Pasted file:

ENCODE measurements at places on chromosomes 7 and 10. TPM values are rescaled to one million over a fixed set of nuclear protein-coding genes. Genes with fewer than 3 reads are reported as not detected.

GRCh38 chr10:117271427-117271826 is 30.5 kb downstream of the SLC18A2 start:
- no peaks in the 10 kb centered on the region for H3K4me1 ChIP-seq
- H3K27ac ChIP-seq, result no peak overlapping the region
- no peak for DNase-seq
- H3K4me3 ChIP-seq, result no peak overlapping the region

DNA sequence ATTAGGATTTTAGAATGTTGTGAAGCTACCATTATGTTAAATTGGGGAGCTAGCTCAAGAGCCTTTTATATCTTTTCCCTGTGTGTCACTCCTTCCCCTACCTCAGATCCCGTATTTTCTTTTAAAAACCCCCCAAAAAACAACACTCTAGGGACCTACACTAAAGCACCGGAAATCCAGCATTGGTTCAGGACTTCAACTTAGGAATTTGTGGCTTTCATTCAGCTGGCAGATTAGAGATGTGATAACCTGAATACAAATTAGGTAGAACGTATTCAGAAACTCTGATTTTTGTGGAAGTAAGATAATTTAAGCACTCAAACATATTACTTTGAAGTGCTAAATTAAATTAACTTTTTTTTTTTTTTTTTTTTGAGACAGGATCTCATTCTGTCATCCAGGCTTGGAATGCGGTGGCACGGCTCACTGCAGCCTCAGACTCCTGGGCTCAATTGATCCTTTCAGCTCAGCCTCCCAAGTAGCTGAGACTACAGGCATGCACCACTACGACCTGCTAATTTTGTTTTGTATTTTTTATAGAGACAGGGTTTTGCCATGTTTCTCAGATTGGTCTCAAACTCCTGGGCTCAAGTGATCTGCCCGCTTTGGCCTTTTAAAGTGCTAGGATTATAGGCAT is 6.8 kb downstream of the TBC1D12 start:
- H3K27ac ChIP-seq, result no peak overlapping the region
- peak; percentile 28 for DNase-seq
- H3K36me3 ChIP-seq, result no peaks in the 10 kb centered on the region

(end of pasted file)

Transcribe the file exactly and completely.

ENCODE measurements at places on chromosomes 7 and 10. TPM values are rescaled to one million over a fixed set of nuclear protein-coding genes. Genes with fewer than 3 reads are reported as not detected.

GRCh38 chr10:117271427-117271826 is 30.5 kb downstream of the SLC18A2 start:
- no peaks in the 10 kb centered on the region for H3K4me1 ChIP-seq
- H3K27ac ChIP-seq, result no peak overlapping the region
- no peak for DNase-seq
- H3K4me3 ChIP-seq, result no peak overlapping the region

DNA sequence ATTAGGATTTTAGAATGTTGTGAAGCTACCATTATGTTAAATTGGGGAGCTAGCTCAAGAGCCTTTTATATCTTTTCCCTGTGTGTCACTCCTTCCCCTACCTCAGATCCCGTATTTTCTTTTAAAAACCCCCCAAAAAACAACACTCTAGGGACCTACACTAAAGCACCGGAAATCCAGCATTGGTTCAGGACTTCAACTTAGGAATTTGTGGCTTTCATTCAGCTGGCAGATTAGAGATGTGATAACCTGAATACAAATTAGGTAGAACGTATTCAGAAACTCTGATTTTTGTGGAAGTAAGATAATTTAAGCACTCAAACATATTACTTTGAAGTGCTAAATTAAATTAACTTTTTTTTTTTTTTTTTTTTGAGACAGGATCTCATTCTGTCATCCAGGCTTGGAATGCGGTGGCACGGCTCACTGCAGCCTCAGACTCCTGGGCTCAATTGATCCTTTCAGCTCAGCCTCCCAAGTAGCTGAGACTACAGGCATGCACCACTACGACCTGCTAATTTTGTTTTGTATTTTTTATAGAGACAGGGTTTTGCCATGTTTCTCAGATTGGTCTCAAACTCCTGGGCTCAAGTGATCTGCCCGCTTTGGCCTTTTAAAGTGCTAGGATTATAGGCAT is 6.8 kb downstream of the TBC1D12 start:
- H3K27ac ChIP-seq, result no peak overlapping the region
- peak; percentile 28 for DNase-seq
- H3K36me3 ChIP-seq, result no peaks in the 10 kb centered on the region